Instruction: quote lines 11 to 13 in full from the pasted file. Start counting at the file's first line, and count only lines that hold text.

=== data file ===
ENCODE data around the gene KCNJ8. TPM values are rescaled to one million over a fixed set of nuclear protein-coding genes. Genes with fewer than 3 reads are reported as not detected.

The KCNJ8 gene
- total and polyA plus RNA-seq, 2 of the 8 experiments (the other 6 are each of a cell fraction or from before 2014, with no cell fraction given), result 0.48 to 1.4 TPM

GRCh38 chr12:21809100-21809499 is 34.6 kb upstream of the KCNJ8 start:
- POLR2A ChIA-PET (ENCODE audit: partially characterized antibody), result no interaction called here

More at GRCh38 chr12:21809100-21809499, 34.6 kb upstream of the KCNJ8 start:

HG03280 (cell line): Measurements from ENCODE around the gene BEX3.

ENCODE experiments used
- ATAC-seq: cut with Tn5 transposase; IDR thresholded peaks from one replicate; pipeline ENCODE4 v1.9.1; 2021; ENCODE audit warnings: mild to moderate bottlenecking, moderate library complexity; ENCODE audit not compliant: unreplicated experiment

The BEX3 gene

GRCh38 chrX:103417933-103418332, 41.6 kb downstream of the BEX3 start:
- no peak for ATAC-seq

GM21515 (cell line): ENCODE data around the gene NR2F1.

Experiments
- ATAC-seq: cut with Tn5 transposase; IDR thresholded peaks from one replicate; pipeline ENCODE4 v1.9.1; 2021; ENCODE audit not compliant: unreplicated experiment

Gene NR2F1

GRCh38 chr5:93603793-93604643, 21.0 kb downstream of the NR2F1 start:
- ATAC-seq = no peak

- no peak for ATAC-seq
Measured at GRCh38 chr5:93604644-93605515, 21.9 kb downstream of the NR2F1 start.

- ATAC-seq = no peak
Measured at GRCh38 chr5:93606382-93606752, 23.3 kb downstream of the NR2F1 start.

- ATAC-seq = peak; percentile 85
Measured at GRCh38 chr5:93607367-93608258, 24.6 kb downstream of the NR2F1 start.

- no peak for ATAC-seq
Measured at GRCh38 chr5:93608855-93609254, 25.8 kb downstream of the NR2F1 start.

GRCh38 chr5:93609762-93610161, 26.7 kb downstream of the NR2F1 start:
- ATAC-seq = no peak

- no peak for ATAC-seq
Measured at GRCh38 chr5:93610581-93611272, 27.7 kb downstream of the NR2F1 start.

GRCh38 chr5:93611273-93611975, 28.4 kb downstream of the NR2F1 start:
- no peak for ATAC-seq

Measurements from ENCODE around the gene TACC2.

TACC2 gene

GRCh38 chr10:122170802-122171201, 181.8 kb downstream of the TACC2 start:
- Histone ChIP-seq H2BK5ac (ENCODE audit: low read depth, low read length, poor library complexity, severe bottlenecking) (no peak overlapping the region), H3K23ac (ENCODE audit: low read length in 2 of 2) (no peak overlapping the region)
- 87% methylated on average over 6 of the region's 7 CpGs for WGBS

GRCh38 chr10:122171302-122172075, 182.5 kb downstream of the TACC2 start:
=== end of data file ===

GRCh38 chrX:103417933-103418332, 41.6 kb downstream of the BEX3 start:
- no peak for ATAC-seq

GM21515 (cell line): ENCODE data around the gene NR2F1.